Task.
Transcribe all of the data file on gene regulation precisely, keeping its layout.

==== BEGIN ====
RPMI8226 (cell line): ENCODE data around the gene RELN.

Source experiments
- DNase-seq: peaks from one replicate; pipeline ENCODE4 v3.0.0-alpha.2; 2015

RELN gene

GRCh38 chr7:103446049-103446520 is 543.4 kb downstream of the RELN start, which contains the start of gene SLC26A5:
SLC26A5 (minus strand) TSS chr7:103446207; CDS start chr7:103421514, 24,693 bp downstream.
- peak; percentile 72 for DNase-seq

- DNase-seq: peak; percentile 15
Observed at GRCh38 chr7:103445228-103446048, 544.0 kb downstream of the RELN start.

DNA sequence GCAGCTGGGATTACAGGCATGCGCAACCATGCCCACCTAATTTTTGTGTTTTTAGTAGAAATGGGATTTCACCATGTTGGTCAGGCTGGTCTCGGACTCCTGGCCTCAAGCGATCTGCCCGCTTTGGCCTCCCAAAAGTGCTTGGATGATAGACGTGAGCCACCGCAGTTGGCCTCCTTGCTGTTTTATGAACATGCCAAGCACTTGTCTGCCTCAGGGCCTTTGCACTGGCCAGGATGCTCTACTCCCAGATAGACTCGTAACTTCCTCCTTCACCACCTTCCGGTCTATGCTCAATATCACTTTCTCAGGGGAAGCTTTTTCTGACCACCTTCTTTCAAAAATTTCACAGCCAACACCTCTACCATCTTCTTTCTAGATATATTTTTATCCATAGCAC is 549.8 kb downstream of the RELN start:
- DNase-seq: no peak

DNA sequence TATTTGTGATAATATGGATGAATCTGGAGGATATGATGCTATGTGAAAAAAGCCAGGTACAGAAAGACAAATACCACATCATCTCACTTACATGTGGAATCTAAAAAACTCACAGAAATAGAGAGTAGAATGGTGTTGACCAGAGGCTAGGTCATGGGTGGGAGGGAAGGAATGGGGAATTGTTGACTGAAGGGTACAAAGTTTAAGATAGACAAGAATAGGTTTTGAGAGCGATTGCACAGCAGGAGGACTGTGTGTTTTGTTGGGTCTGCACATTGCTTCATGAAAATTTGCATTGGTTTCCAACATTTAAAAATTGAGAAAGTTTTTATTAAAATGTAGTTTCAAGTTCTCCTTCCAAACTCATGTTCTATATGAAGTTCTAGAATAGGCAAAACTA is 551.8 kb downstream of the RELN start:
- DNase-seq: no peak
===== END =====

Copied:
RPMI8226 (cell line): ENCODE data around the gene RELN.

Source experiments
- DNase-seq: peaks from one replicate; pipeline ENCODE4 v3.0.0-alpha.2; 2015

RELN gene

GRCh38 chr7:103446049-103446520 is 543.4 kb downstream of the RELN start, which contains the start of gene SLC26A5:
SLC26A5 (minus strand) TSS chr7:103446207; CDS start chr7:103421514, 24,693 bp downstream.
- peak; percentile 72 for DNase-seq

- DNase-seq: peak; percentile 15
Observed at GRCh38 chr7:103445228-103446048, 544.0 kb downstream of the RELN start.

DNA sequence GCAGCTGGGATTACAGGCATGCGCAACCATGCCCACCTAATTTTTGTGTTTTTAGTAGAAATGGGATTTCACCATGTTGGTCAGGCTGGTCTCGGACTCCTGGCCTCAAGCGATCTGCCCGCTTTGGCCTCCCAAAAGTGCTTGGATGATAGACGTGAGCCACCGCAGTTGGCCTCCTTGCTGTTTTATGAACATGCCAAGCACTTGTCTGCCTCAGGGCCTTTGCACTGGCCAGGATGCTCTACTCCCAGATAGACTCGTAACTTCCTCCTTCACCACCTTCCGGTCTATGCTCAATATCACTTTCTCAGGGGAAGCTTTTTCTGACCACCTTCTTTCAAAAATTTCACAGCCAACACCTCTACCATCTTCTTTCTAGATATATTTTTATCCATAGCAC is 549.8 kb downstream of the RELN start:
- DNase-seq: no peak

DNA sequence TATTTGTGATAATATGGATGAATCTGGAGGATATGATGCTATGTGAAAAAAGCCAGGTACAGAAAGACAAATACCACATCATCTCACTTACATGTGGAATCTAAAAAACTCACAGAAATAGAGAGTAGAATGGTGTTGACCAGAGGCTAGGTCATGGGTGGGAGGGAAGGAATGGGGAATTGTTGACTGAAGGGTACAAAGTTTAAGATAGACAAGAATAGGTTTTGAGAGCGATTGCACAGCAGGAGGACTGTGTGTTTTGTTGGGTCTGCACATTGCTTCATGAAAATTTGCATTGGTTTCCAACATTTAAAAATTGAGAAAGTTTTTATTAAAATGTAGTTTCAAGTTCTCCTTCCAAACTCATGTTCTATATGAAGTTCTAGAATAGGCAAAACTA is 551.8 kb downstream of the RELN start:
- DNase-seq: no peak